I have a long-standing interest in the Aristotelian tradition, particularly Aristotle's conception of natural law and its impact on later philosophy and political thought, especially on the ideas of Hegel and Marx. I also have an interest in utopian political thought and literature. I have recently started to research in the area of cosmopolitanism and global justice.
My overarching research interest is in the autonomy-identity relationship. I have explored this in terms of feminist thought and mainstream political theory, and am currently examining the application of notions of autonomy to our attitudes toward and about nature.
I’m currently working on norms of citizen behaviour in democratic societies, looking in particular at ‘radical political action’ and forms of justification that may tell either for or against it. My other strand of research is in environmental political theory, and in particular the relationship between environmental politics and democratic decision-making.
My research interests cover Habermasian political thought, post-structuralism, the work of Oakeshott, and republican political theory. I am currently writing a book critiquing the rational self-interested subject of liberal political discourse, provisionally entitled: Agency: The Subject of Politics.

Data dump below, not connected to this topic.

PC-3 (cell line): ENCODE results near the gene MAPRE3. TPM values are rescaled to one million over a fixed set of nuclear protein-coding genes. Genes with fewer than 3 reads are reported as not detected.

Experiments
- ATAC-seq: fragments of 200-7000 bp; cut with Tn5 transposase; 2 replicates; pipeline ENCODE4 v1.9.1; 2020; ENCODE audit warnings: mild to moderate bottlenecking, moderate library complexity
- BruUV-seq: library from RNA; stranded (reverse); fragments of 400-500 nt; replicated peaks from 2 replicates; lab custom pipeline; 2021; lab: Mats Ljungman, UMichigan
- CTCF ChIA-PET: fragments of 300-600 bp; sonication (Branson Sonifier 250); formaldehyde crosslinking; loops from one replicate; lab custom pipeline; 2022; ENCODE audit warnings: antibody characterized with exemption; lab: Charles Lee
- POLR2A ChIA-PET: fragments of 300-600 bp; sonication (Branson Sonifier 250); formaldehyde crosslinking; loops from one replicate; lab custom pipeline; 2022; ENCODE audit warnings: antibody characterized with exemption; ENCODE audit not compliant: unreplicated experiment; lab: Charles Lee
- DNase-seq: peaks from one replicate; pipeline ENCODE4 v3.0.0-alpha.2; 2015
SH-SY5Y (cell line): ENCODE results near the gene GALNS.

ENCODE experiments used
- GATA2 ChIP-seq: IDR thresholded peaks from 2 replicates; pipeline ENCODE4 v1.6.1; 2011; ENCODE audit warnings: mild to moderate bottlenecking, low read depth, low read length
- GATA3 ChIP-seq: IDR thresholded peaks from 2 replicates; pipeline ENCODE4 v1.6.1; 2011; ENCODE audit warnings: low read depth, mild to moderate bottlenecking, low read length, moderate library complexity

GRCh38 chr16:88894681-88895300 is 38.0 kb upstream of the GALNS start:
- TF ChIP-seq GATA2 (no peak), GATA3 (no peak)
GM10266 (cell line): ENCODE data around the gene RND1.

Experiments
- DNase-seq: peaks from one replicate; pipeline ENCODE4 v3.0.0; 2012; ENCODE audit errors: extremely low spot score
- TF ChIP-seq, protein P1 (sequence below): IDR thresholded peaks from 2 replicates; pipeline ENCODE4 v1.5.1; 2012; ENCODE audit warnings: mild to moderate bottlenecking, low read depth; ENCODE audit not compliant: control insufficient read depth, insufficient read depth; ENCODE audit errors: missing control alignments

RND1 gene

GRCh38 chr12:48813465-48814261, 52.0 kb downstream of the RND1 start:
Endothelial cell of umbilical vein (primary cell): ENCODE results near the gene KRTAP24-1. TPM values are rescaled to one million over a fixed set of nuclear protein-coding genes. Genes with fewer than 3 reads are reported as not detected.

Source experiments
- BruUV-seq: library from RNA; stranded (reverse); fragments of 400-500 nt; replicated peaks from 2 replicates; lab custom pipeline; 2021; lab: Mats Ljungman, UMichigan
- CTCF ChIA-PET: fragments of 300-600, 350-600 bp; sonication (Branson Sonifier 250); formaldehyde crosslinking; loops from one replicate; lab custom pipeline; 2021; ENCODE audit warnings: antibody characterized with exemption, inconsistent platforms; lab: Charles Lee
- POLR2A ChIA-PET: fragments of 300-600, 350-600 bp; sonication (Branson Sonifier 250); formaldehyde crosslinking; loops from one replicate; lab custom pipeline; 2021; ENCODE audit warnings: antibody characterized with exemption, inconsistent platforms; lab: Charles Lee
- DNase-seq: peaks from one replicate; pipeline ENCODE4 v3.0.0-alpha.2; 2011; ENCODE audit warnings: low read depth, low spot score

I have articles forthcoming on the non-identity problem in the Journal of Political Philosophy, and on climate change and intergenerational equity in Political Studies. I'm also interested in lotteries, contractualism and aggregation, the precautionary principle, and nuclear deterrence
I joined the School in 1996, having previously taught at the Universities of Cambridge, Cardiff and Stirling. I have a long-standing research interest in the problems of social change and the modern state, particularly the welfare state. I am currently working on a history of normative justifications for the existence of private property.
I teach different aspects of political theory in the School, including the history of political thought and political utopianism. I'm currently working on a book called 'Fools Gold?' which explores utopianism in the twenty-first century.
I've been teaching political philosophy at Nottingham since 2000. I'm currently working on a book about the marketplace of religious ideas and the appropriate role of the state in damping down religious extremism and religious disobedience.
My area of expertise is contemporary democratic theory, with a particular focus on the influence of post-structuralism on Anglo-American political thought. He is currently completing a monograph entitled Agonistic Democracy: constituent power in the era of globalisation to be published with Cambridge University Press in 2012.
I came to Nottingham in 2002. At the moment I'm working on theories of welfare and on utilitarian approaches to issues in moral and political philosophy.